Intellectual honesty requires us to admit that there are important costs to exiting the euro, such as legal problems or the disentangling of the ECB. However, these costs can be mitigated by reforms or clever handling. Some of the alleged costs are actually benefits from the point of liberty, such as political costs or liberating capital flows. Indeed, other costs may be seen as an opportunity, such as a banking crisis that is used to reform the financial system and finally put it on a sound basis. In any case, these costs have to be compared with the enormous benefits of exiting the system, consisting in the possible implosion of the Eurosystem. Exiting the euro implies ending being part of an inflationary, self-destructing monetary system with growing welfare states, falling competitiveness, bailouts, subsidies, transfers, moral hazard, conflicts between nations, centralization, and in general a loss of liberty.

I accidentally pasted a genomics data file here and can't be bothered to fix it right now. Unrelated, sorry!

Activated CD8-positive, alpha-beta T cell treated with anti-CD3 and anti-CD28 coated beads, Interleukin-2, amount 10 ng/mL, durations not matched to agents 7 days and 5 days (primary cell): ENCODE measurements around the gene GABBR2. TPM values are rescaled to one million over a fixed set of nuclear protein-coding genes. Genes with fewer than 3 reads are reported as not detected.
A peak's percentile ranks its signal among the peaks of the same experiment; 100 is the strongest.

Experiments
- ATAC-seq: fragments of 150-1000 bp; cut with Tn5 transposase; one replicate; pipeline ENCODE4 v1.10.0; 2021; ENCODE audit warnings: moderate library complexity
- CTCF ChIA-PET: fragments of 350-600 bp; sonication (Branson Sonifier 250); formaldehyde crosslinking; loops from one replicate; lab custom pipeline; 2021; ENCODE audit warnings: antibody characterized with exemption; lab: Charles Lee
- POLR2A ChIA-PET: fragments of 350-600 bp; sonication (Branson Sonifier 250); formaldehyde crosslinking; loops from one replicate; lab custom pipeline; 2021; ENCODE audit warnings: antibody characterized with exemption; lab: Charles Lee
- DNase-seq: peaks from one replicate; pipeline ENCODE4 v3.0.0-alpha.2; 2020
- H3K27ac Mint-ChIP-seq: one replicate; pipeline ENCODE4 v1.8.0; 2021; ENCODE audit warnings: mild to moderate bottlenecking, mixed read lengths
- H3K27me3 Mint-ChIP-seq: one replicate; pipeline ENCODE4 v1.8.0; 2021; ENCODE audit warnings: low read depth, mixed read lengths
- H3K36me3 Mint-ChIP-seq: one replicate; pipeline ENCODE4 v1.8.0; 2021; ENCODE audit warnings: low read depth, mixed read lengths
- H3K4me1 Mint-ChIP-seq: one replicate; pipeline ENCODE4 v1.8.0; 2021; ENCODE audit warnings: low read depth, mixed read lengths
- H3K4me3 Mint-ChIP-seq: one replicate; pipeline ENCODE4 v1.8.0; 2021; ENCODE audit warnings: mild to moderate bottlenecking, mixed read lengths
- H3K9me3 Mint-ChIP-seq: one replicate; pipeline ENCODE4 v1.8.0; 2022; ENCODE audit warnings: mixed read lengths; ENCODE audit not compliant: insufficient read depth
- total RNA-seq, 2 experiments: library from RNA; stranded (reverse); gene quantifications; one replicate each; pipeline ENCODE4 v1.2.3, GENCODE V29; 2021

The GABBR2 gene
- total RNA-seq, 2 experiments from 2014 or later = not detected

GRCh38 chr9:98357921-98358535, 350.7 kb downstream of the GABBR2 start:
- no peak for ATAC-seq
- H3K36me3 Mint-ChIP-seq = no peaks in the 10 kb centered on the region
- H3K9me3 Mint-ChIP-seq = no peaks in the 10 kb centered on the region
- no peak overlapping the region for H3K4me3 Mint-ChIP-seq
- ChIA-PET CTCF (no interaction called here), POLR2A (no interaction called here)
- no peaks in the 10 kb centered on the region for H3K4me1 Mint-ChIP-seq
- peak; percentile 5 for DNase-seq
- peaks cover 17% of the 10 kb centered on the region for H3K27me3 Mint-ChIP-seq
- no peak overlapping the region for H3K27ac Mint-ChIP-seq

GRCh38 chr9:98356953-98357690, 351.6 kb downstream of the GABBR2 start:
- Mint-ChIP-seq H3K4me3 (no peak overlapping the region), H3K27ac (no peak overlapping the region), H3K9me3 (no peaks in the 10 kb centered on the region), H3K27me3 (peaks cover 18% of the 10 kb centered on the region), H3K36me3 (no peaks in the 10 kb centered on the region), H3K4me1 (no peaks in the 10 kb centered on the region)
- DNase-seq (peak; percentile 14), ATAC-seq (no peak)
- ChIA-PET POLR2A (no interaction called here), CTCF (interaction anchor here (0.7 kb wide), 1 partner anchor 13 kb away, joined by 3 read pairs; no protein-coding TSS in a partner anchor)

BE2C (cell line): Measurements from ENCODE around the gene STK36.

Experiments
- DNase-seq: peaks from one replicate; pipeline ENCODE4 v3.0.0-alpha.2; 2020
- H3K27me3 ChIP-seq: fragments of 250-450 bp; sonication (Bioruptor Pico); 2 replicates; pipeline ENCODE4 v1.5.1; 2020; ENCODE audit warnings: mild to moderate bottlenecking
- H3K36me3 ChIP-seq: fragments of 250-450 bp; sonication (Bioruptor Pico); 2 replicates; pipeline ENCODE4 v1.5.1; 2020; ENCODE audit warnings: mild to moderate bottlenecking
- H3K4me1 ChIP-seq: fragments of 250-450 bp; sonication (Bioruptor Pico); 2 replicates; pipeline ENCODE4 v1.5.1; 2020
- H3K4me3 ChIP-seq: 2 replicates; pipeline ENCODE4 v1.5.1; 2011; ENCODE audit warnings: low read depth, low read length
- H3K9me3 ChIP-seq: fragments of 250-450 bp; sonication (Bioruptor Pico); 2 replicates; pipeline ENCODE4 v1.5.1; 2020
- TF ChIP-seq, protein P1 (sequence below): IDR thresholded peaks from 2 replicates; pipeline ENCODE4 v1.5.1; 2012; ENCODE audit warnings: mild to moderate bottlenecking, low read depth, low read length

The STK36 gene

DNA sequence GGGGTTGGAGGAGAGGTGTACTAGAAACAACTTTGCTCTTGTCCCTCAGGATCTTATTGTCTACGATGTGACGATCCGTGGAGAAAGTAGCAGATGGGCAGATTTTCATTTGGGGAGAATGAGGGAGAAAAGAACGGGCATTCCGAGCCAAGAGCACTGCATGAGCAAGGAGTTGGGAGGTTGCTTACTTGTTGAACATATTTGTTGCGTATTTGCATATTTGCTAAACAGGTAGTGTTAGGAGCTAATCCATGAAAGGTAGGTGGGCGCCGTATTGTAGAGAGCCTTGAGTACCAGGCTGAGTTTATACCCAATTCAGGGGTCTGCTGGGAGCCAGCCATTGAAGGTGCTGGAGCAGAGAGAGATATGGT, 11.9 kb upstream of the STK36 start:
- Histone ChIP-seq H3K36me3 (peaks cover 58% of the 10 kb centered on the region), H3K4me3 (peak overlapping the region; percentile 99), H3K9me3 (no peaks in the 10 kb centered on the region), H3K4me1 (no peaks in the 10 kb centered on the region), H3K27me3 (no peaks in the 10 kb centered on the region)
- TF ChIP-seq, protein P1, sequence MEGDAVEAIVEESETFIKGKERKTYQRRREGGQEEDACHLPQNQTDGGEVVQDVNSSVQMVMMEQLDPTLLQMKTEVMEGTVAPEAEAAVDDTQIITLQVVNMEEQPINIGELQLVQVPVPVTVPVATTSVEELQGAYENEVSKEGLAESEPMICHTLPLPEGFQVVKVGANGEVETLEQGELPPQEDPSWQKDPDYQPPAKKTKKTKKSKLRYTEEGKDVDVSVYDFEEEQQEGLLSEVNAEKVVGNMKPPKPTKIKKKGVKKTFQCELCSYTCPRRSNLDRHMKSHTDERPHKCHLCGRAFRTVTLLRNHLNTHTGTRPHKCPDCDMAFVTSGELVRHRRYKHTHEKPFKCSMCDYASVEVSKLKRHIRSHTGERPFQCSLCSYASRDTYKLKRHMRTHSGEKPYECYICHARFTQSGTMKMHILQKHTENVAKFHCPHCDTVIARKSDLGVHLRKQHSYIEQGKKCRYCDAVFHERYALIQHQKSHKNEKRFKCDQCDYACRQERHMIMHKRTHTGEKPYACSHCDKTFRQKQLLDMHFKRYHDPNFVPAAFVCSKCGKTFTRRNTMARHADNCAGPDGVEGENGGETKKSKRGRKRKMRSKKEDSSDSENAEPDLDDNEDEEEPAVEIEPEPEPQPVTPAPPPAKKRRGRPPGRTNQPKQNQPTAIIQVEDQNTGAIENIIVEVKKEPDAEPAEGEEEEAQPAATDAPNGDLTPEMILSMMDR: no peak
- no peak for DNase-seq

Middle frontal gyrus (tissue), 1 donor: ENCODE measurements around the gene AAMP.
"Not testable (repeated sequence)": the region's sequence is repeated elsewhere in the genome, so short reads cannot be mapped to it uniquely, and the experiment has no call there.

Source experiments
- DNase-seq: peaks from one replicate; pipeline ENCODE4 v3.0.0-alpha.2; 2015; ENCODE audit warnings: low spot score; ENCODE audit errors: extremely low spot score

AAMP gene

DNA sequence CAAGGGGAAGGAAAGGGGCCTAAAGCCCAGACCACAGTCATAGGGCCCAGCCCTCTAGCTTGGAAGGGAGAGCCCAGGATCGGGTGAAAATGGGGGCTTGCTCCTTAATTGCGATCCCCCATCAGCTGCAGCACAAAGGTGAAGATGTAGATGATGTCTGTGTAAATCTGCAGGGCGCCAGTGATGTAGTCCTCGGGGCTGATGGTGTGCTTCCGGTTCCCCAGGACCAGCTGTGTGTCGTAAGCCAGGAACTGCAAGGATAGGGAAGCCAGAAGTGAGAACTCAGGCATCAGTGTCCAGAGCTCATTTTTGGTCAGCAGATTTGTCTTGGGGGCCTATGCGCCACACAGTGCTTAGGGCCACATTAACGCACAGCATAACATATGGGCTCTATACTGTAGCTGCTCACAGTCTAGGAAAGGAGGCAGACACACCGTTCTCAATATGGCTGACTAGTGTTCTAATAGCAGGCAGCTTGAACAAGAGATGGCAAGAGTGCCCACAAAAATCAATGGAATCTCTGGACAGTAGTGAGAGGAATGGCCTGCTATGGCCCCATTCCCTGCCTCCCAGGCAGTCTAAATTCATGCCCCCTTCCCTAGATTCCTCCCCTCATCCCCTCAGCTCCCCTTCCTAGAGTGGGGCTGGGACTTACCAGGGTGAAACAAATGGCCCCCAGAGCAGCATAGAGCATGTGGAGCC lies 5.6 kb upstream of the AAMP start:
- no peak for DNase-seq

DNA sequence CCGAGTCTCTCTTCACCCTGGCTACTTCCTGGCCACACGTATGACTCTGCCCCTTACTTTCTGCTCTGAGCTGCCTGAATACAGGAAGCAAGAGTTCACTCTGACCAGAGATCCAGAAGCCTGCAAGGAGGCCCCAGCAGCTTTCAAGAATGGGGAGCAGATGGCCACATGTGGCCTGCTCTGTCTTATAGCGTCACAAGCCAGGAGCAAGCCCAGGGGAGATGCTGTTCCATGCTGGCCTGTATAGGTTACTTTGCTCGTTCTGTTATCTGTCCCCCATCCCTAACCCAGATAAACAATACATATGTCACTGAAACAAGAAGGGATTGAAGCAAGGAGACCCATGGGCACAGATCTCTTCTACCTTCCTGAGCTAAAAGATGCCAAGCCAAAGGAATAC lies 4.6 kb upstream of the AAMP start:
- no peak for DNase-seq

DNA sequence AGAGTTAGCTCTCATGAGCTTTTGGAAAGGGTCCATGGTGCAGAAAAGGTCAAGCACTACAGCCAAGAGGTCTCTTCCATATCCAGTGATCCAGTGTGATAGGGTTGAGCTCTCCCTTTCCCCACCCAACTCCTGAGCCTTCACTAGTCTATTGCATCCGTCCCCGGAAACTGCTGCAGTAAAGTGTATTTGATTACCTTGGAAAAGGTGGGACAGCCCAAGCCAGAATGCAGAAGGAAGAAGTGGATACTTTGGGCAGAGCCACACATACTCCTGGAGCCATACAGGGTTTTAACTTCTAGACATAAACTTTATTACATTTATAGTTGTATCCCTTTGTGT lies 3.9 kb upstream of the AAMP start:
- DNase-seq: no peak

It’s a perspective you don’t see everywhere.